My parents were a massive inspiration in the career path I chose. I feel that the environment I grew up in was very health-oriented. Because my father was a vegetarian, I grew up eating a mostly plant-based diet. A multitude of cookbooks and books centred on various nutrition topics were all within reach. So my interest sort of grew from there. Because I was always in the kitchen with my mother, I grew a passion for making fun nutritious meals to the point where my friends in high school always were interested in what I was having for lunch. The more I learnt about the link between nutrition and sports performance, preventing certain chronic conditions and reducing hospital deaths and stays, the more my passion for nutrition grew. After job shadowing some amazing ICU, hospital and food service dieticians and seeing how crucial the role of nutrition was in a hospital setting, I knew that the diversity of the profession was something that would make me thrive.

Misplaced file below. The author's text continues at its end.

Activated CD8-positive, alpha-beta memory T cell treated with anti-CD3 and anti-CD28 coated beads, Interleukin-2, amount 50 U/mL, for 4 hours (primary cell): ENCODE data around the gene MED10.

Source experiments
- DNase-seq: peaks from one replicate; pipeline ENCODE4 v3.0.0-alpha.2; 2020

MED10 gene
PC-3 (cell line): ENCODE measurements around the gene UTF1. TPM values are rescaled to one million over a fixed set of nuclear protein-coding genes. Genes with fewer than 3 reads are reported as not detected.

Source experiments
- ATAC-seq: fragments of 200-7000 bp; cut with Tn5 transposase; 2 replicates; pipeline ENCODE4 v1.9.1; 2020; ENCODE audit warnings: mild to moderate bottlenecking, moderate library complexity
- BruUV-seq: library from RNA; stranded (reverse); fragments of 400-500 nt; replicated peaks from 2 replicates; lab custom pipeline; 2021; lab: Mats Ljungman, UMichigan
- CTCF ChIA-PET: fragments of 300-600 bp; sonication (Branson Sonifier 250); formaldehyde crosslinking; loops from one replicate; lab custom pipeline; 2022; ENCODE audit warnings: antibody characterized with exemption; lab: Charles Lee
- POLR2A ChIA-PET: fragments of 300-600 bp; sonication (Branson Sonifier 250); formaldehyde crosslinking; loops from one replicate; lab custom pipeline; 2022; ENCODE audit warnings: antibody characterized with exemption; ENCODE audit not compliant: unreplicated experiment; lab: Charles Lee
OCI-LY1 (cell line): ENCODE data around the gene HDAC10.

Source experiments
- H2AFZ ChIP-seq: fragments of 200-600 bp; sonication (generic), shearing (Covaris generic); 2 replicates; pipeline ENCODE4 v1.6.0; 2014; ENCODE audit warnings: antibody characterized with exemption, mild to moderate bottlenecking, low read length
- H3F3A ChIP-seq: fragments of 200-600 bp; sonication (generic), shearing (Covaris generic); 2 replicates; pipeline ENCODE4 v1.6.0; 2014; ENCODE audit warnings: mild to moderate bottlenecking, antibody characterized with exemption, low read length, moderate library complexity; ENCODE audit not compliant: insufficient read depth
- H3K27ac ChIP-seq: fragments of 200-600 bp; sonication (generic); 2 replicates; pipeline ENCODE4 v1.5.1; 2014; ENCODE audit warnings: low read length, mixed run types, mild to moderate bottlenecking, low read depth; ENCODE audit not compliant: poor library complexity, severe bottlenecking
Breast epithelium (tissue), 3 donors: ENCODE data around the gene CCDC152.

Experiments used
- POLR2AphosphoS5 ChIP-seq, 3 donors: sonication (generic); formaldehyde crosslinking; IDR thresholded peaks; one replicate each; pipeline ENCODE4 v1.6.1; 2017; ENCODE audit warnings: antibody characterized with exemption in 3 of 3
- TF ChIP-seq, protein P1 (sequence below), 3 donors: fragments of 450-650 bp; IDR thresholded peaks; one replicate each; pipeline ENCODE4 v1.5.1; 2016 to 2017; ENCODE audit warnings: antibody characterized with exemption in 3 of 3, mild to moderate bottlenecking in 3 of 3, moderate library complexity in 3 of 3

What does a day or a week look like for you? What do your patients approach you for? What’s something you’d like people to know about the work you do?

I work for a company in the corporate wellness sector so most days actually don’t involve patients for me. I think that’s probably the biggest shock for people because they aren’t aware of just how diverse the field of nutrition is and how useful it is to have a contracted dietician to support the health of their staff.